self control, temperance, soundness of mind
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A dialogue in which Socrates engages a handsome and popular boy in a conversation about the meaning of sophrosyne, a Greek word usually translated into English as "temperance", "self-control", or "restraint".
A dialogue in which Socrates engages a handsome and popular boy in a conversation about the meaning of sophrosyne, a Greek word usually translated into English as "temperance",
The ascetical message also resonated well with Hellenistic ideas about the "sober life" of the wise man or woman sophrosyne, and much of late first and second century Christian literature, such as the Didache, the Clementine Letters or the Shepherd of Hermas, began to stress the need for this wise lifestyle kind of sobriety as a fundamental character of general Christian discipleship.
Viewers rooted for the Virginia kid with shaggy brown hair and glasses, who fidgeted with his hands as he spelled such words as "oriflamme" and "sophrosyne."
Justice and self-control [sophrosyne], and virtue in general — these are all various Acts of Intelligence: they are consequently not primary genera; they are posterior to a genus, that is to say, they are species.
Sophrosyne (Greek: σωφροσύνη) is an ancient Greek concept of an ideal of excellence of character and soundness of mind, which when combined in one well-balanced individual leads to other qualities, such as temperance, moderation, prudence, purity, and self-control. In other languages there is no equivalent word.
The word is found in the writings of Plato, and its meaning debated in his dialogue Charmides. Plato's high estimation of sophrosyne may have been influenced by Heraclitus's fragment 112, which states: "Sophrosyne is the greatest virtue, and wisdom is speaking and acting the trust, paying heed to the nature of things." (σωφρονεῖν ἀρετὴ μεγίστη, καὶ σοφίη ἀληθέα λέγειν καὶ ποιεῖν κατὰ φύσιν ἐπαίοντας.)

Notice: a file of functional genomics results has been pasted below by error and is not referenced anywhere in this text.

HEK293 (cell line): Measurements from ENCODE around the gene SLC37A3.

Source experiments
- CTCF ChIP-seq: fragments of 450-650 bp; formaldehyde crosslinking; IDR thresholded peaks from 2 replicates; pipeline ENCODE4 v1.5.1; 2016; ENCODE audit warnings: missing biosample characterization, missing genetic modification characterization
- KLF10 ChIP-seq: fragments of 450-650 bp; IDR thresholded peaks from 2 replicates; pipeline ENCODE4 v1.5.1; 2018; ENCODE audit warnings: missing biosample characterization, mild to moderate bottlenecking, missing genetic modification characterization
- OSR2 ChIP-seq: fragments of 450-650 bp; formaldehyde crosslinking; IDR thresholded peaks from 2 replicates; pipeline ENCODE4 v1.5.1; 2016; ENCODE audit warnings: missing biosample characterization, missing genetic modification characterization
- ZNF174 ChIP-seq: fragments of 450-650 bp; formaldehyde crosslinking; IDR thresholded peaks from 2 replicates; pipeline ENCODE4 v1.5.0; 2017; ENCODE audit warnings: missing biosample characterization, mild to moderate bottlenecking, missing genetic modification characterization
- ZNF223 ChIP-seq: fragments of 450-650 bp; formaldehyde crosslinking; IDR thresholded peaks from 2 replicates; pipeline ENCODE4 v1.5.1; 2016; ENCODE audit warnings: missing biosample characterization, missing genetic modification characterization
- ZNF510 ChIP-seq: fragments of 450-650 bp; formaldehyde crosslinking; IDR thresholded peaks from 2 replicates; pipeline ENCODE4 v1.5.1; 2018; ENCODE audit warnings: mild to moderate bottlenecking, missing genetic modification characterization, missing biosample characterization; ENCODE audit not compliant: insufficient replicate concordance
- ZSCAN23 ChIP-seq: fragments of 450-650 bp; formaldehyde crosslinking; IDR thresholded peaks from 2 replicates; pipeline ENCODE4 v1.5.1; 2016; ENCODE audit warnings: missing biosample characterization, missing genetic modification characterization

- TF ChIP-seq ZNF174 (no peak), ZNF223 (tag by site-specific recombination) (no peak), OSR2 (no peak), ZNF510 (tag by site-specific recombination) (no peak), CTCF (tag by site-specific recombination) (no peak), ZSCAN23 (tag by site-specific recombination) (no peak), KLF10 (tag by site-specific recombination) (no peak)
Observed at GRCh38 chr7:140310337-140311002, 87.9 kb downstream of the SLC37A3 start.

In Greek literature sophrosyne is considered an important quality, and is expressed in opposition to the concept of hubris. A noted example of this occurs in Homer's The Iliad. When Agamemnon decides to take the queen, Briseis, away from Achilles, it is seen as Agamemnon behaving with hubris and lacking sophrosyne. Sophrosyne is a theme in the play Hippolytus by Euripides, where sophrosyne is represented by the goddess Artemis and is personified by the character Hippolytus.
An adjectival form is "sophron".
- Hyland, D. A., Plato and the Question of Beauty (Bloomington & Indianapolis: Indiana University Press, 2008), p. 105.
- North, Helen. Sophrosyne: Self-knowledge and Self-restraint in Greek Literature. Cornell studies in classical philology. Volume 35, issue 67, Issue 67. Cornell University Press (1966)
- Euripides. Hippolytus. Bagg, Robert. Introduction. Oxford University Press. 1973 ISBN 978-0-19-507290-7
- Euripides. Hippolytos. Oxford University Press. (1973) 978-0-19-507290-7 p. 6